Friday, October 31, 2014

A Shift Towards Thinking

If you google the phrase “most prolific science fiction author,” you're going to come up with Isaac Asimov. Science fiction authors don't just write down happy stories, sad stories, or meaningful stories. Science fiction authors speculate at what the future will hold. They guess at what will be, what technology we will have, what our society will be like, what problems we'll have solved, and what problems we'll have created. The selection from Phaedrus, The Drunken Pirate, and Megan's post reminded me of two of Asimov's short stories, The Dead Past and Profession. I'll make an effort not to spoil either's plot, but I do need their settings.

The Dead Past is set in a society where academic fields are heavily regulated by the government and the individual scholar is forced to specialize to get government funding. Humanity has gathered too much knowledge; scientific progress requires vast amounts of resources and individuals with heavily specialized knowledge to continue, and government intervention was the solution Asimov came up with. Humanity has just passed the point where one man can know everything about everything.

Profession is set much further in the future than The Dead Past. In it, scientific knowledge has progressed to the point where learning for oneself has become absurd. There's simply too much to know. Instead, people are “educated” instantly at certain points in their lives by interfacing directly with a computer. Newly educated adults are given highly specialized talents because it is believe a given brain is best suited to a given profession. Humanity is well beyond the point where one man can know even most things. “Education” itself has been mystified.

In both of his shorts, Asimov paints societies where the way people learn, and thus the structure of academia and the economy, is heavily influenced by the supposed necessity to retain all of the information they need access to in their own minds. Academic types must specialize in The Dead Past because it's believed their time and mental storage would be wasted otherwise. Everyone is specialized in Profession for much the same reason. Preceding both plots is the question, “What will we do when we know too much to know it all ourselves?”

How remembering is changing, or, as other authors like to put it, Google making us stupid, is not a detriment to our society, but our answer to Asimov's question. Perhaps having different intentions for his stories than my own, Asimov never considers the possibility of offloading information. His societies attempt to cram as much information as possible into the limited space in the human head, and academics and economics are profoundly influenced by this blatant short coming.

We have a different answer: externalizing information. The human mind was never meant for storage; it just doesn't handle the task well. I can only recall what I had for lunch yesterday because I have the same delicious turkey-salami-provolone-cucumber-chipotle sandwich every day. I couldn't tell you what I had for breakfast. I couldn't even tell you where I ate breakfast. I walked out of my room in the middle of the night last night, to investigate an odd noise and evict a friend who was making it rather difficult to sleep. I forgot my key.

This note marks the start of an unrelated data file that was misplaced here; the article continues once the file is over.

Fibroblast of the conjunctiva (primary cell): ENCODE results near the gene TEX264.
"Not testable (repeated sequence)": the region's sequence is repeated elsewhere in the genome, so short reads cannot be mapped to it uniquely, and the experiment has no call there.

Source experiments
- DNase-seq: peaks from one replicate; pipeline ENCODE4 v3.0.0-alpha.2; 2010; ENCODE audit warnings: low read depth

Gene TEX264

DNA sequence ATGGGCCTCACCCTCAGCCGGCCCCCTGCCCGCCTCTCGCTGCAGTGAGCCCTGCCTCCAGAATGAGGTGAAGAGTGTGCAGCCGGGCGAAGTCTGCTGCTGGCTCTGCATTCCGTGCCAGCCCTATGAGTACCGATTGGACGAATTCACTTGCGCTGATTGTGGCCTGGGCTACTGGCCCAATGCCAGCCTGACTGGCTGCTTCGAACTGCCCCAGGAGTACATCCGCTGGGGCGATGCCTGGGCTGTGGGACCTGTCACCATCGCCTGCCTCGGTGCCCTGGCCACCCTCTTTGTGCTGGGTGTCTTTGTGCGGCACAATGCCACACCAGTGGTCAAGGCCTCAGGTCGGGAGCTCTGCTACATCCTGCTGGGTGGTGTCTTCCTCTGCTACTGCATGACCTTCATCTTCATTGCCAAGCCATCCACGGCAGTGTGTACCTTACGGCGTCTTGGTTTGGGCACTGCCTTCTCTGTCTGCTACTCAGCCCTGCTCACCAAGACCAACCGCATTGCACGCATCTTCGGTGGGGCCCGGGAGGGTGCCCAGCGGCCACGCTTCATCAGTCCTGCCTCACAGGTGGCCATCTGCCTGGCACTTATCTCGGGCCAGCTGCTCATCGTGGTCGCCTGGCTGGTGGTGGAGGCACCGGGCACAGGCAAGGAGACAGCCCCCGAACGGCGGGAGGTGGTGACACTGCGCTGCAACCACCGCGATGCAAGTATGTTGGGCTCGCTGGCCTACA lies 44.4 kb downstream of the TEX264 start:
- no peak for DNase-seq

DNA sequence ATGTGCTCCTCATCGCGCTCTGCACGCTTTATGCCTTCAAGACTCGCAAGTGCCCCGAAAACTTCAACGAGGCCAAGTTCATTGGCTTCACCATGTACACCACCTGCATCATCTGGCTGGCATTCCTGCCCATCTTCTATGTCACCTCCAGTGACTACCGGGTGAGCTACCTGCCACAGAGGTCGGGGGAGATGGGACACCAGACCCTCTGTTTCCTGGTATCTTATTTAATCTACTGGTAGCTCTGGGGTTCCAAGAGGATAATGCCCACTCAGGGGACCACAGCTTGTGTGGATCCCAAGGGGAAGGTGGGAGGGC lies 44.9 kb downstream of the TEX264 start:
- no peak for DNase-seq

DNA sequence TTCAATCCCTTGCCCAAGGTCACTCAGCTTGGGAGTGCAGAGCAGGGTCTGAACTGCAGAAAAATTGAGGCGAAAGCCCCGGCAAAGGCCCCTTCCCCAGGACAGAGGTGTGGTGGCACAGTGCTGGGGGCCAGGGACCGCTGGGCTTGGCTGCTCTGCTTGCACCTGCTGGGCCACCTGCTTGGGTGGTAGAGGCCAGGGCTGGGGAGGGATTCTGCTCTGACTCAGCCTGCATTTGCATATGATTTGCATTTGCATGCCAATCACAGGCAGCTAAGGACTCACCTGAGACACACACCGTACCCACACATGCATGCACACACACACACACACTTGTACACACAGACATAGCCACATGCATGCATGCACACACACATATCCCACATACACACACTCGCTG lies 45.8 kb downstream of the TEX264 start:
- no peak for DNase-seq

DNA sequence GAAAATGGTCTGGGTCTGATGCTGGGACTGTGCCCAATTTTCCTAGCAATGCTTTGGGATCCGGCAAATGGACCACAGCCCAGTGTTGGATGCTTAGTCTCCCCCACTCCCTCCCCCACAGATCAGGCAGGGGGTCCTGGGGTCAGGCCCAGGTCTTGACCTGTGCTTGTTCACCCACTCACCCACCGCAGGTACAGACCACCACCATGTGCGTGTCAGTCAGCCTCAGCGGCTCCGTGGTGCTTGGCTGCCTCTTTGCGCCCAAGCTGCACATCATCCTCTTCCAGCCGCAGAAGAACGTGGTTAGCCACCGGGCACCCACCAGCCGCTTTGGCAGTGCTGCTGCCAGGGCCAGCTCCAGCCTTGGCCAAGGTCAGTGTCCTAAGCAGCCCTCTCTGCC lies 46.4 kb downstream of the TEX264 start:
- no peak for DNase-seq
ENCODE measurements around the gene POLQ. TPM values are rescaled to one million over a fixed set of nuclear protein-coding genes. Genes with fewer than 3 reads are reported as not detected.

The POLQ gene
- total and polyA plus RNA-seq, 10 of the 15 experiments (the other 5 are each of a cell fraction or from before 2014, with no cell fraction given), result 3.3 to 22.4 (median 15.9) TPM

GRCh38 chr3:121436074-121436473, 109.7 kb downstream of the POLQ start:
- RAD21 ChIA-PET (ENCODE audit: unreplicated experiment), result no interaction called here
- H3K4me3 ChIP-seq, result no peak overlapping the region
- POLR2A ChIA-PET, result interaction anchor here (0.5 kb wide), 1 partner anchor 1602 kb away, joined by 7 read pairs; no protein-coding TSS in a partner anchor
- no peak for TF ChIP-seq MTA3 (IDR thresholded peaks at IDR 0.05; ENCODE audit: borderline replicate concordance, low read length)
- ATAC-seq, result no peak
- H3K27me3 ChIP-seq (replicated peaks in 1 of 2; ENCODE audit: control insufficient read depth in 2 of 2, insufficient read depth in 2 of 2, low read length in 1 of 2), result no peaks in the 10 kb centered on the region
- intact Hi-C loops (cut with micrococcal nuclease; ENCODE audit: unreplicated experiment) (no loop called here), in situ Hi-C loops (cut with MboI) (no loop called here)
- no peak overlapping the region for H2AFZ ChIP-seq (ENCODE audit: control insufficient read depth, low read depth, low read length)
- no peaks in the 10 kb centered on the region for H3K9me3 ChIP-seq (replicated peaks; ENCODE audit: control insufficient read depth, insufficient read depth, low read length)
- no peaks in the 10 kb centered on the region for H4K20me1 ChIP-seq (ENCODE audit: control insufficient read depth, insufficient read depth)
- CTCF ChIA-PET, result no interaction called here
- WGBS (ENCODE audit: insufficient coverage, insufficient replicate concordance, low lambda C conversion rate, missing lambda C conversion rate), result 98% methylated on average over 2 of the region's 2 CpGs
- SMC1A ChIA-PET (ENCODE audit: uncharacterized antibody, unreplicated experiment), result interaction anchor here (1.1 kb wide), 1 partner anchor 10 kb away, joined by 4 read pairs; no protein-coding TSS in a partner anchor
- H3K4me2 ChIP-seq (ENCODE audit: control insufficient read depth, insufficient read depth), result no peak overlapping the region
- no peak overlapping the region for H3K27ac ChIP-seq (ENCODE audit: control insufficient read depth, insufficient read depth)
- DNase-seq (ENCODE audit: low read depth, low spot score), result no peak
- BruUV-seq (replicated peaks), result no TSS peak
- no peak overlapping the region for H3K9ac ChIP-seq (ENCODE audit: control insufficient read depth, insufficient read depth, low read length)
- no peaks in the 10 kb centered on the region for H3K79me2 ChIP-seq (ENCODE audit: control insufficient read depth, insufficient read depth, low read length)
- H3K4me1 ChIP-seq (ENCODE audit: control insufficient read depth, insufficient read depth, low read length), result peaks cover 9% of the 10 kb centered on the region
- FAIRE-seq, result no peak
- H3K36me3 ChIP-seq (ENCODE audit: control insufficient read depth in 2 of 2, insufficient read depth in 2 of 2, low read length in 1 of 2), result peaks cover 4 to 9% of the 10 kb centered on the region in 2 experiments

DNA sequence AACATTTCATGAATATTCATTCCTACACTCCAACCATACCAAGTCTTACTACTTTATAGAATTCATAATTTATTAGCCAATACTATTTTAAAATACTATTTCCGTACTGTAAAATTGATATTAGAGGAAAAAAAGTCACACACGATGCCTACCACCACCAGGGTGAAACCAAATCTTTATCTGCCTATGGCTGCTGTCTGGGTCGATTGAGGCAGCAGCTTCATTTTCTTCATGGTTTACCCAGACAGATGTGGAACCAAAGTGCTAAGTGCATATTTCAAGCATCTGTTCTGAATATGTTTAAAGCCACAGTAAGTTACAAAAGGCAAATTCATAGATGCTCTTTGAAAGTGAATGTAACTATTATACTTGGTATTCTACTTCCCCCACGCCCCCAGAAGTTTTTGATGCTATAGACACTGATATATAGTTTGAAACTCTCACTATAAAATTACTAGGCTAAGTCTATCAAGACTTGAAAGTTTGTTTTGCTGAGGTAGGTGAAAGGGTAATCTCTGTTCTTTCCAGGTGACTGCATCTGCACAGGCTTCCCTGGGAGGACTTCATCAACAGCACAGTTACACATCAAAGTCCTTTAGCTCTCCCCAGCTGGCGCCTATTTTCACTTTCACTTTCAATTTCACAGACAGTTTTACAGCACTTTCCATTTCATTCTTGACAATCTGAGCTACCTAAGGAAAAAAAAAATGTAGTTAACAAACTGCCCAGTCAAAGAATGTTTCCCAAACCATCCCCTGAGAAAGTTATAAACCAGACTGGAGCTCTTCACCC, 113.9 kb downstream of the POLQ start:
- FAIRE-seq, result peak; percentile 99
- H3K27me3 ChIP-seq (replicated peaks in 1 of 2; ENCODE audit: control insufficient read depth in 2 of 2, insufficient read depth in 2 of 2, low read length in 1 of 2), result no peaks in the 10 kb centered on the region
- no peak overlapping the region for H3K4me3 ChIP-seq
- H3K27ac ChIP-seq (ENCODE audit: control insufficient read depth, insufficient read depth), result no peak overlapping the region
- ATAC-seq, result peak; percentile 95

Rather than using my mind as an organic hard drive limited by relatively slow read/write speeds, shoddy recall, and minuscule storage space, I should have used it as a processor, sifting through information stored in the much more reliable form of the note on my door (that I ignored...) saying in bold red letters “REMEMBER KEY CARD.” Had I used my door as my memory, rather than my head, I wouldn't have had to walk down and up four flights of stairs at one in the morning.

Offloading information presents its own challenges, of course. Much of the outcry seems to be from the older generation against the behavioral differences between our generation and theirs, and some cries voice well-reasoned fears, many echoing Socrates' complaints in Phaedrus. They aren't entirely wrong; there certainly will be complications, but there is no reason to fear this particular change. We know too much to continue using our minds the way we have in the past.

Now, I don't want to say Asimov got it all wrong. He's written a lot more than I have read; he may have reached the same conclusion elsewhere. But it seems we have found a better answer than Asimov ever dreamed up. Rather than using our minds as storage space, we use them as tools to sift through what we have stored elsewhere. Externalizing information allows us to spend less time memorizing, and more time thinking. It will change our society, change us, not by turning us all into pale, under-socialized basement dwellers who wouldn't recognize another human if they met one in person, but by preventing intellectual stagnation and allowing us to build a new culture centered on thinking rather than knowing.

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